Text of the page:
DN: No. I realized early on, it started sort of at the beginning of this pandemic. One good thing about being a musician, and trying to organize something like that, the more complex or specific it was, the less I was going to want to do it. I pretty much said to everybody 'Here’s a song.' I sent a guy a track where I recorded myself singing the whole song, to get them something to sing to. A version without any vocals to record to. I just said to them, 'I want you to go and record a track. If you have questions on how to do that let me know.' As far as who I was reaching out to, they are all just people I know. I put a thing on Instagram saying if you want to be a part of this song hit me up. Let me know what you play and I’ll see if I can find a spot for you. That filled up pretty fast! That’s why there are twenty people on the song. Most of it was people I knew that I thought would return my call. I asked (Tim) Lefebvre first, and told him that everyone would be more excited to do this if you’re playing bass. It’s the same chords throughout the whole song, so it wasn’t the worst thing I ever threw at him. He’s such a sweetheart and he banged it out in a day. I told everyone I’m doing the thing with Mike (Curry) from The Gramblers, Lefebvre, and here it is if you want to do it, just do a track of your vocals and guitar, send a video of it to me and I’ll sort it out. I knew not asking anyone to do anything else would produce good results. I sent it out to a bunch of people, there were some people who didn’t have the home recording equipment ready to go. It was just everyone who was sweet enough to participate. I didn’t really do much in that part of the process because everyone was doing their own recording. The engineer is actually listed as the band because everyone did their own. I started taking submissions four or five weeks ago and I was getting requests up until the Friday before it was released on Sunday. It was right down to the wire which is really tricky for the video editing and we mixed/mastered it. Curry mixed and mastered it, and he does a really great job, he’s really good at it. Usually, the thing that is standing in the way of doing something like this is people are on the move so much, they got another show, do their own recording, got an interview. Now is the one time when you’re like well, you got nothing to do man! If there’s one time for people to participate is right now. Normally I wouldn’t put people out like that. Right now I thought it would actually be fun for people, and it was for a good cause. It wasn’t just me saying hey, be on my next single. It was a group effort and something to raise money for Backline. So everybody was really cool about it.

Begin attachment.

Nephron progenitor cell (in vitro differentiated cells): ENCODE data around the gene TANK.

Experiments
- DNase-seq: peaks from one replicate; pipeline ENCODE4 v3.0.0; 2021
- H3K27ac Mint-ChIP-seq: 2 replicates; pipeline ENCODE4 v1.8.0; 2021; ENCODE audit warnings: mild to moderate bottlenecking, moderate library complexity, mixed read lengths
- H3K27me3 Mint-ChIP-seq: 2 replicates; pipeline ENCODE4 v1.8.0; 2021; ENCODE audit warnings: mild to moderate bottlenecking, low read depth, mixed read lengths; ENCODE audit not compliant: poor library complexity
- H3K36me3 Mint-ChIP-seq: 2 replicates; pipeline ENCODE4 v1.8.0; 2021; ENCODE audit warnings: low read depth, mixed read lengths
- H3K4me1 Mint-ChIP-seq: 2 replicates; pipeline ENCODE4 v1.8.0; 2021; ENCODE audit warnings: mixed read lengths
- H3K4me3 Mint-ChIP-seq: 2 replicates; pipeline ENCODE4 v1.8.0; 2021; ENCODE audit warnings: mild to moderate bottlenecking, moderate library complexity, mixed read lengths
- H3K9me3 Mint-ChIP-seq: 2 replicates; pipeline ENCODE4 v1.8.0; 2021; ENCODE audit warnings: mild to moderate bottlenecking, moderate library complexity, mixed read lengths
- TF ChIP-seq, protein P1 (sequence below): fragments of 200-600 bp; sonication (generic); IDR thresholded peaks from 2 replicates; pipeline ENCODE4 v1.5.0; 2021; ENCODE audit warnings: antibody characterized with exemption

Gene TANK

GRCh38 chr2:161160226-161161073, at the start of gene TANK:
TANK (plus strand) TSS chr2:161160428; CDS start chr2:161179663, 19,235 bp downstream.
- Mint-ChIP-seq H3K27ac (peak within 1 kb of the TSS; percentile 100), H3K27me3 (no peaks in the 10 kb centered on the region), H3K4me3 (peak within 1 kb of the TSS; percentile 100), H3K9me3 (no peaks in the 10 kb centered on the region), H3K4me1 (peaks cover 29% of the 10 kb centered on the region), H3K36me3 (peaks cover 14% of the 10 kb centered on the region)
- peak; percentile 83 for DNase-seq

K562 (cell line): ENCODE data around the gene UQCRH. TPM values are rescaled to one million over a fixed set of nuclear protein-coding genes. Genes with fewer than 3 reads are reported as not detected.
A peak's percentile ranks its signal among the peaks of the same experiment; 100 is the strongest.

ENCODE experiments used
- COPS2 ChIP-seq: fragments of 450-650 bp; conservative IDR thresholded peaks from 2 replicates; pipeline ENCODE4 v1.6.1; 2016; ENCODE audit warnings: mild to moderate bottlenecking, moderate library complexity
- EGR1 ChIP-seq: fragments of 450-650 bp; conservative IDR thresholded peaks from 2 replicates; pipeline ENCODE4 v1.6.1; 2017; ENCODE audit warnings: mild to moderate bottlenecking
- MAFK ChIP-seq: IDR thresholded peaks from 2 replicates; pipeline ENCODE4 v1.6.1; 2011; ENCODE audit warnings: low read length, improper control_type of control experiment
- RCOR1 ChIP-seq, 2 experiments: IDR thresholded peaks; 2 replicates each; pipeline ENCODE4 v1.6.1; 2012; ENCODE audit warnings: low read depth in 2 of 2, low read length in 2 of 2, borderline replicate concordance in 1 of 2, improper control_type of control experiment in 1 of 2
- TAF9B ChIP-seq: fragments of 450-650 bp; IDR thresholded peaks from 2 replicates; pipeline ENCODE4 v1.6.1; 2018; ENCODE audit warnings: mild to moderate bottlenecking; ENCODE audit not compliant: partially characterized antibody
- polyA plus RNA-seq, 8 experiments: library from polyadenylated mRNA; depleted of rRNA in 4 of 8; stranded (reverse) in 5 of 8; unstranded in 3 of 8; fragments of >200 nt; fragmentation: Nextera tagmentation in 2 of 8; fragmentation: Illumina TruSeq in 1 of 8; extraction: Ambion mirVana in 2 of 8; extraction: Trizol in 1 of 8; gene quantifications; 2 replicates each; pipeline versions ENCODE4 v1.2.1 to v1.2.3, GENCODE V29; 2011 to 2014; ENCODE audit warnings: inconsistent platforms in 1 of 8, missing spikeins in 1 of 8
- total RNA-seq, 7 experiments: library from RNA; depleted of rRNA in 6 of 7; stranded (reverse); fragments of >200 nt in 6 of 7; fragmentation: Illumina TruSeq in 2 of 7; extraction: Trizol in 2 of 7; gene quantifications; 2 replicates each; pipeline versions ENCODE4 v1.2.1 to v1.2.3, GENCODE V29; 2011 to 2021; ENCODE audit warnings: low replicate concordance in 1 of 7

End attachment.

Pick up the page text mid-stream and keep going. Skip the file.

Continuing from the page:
GW: You have directing experience as well. What advice do you have for young aspiring musicians and directors to forge ahead and make a career out of it?